“Education is the main driver of what a Virgin Islander will do for years to come, and we want to make sure that we have schools that are not only equipped with the technology to power that, but with an atmosphere that makes a V.I. child understand that they are a winner from the time they start,” Gov. Albert Bryan Jr. said in a news conference Monday.
The plan is the product of months of work put in by a New Schools Advisory Board of key education stakeholders, community members and government officials, along with efforts from the DLR Group, a design firm that partnered with Education for the project.
According to the document, in 2018 and 2019 the department hosted 11 community meetings with almost 500 stakeholders tasked with establishing seven guiding principles that would inform the plan and bring new schools being constructed in the territory up to industry standards. Guiding principles include supporting the whole child’s development across time; integrating technology to support in class and online news; and addressing issues of cultural, local and economic competency, among others.
“It means new sound, solid, strong and resilient buildings designed to accommodate curriculums of the future and learning and working spaces that our current aged facilities are unable to provide,” Education Commissioner Racquel Berry-Benjamin added at Tuesday’s press conference, as she described the plan as a “significant milestone” in the evolution of education and educational development in the territory.
The plan also reduces the number of existing school sites to 18, identifying some for rebuilding and others for modernization and expansion.
“This document helps us set our expectations in regard to what our facilities are going to look like in the future, and says to our community, students and staff that we understand the facilities we are currently working in are subpar. Now, we have the opportunity to fix those for you,” Education Department Chief Operating Officer Dionne Wells-Hedrington said Monday. “It’s about forward movement, it’s about making changes that benefit the children of this territory and it’s long, long overdue.”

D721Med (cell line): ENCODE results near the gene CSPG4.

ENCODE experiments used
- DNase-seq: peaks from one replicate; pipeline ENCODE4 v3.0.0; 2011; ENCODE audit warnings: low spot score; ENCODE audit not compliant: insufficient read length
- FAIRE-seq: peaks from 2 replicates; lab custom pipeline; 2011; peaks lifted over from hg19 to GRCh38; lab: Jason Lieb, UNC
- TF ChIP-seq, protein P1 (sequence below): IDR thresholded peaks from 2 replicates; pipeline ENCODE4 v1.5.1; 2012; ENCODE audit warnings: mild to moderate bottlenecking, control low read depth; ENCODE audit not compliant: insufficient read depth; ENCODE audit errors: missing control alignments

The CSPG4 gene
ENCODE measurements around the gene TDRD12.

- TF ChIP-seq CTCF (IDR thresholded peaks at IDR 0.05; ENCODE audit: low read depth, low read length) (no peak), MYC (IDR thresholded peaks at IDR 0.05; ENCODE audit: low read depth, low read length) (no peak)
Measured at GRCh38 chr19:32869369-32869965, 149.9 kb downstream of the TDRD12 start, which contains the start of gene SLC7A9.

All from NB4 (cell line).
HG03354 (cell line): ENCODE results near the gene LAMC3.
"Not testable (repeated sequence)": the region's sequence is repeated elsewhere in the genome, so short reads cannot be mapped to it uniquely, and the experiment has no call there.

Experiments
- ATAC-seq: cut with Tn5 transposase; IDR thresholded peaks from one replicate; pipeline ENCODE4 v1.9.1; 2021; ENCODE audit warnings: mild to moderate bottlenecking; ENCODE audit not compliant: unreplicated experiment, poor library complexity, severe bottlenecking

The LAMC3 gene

Now that the plan has been released, Wells-Hendrington said the next steps are putting together “bridging documents,” or proposals for architectural and engineering firms from the schools, and working with the Federal Emergency Management Agency to “receive the funding we need in order to make this a reality.”
Office of Disaster Recovery Director Adrienne Williams-Octalien explained Monday that while there is no money allocated by FEMA for construction yet, there has been a little more than $10 million received for planning, a process that she said has to be done “properly.”
“The rebuilding of schools cannot be done haphazardly. We must engage in comprehensive planning so we can ensure that by the end of the day when the funds are received, these schools will be able to be built properly,” she said. Williams-Octalien added that her office is working with Education and FEMA on getting through a 19-step process required for the approval of funding needed for any repairs and construction.
Schools identified for rebuilding are:
Arthur A. Richards Elementary (PreK-8) at the Evelyn M. Williams Elementary School, Alfredo Andrews Elementary (PreK-8) and Central High School St. Croix Central High School
Ulla F. Muller School (PreK-8) and Charlotte Amalie High School
Julius E. Sprauve School (PreK-12)
Schools identified for modernization and expansion are:
Claude O. Markoe School (PreK-8), Juanita Gardine School (PreK-8) and Pearl B. Larsen School (PreK-8)
Jane E. Tuitt Elementary (PreK-3), Joseph Sibilly Elementary (PreK-3), Lockhart Elementary (PreK-8), Yvonne E. Milliner-Bowsky (PreK-8), Bertha C. Boschulte (PreK-8) and Ivanna Eudora Kean High School
Cultural and discovery centers are also proposed for sites that are currently closed or not in use, including the Leonard Dober Elementary School on St. Thomas and John H. Woodson Jr. High School on St. Croix.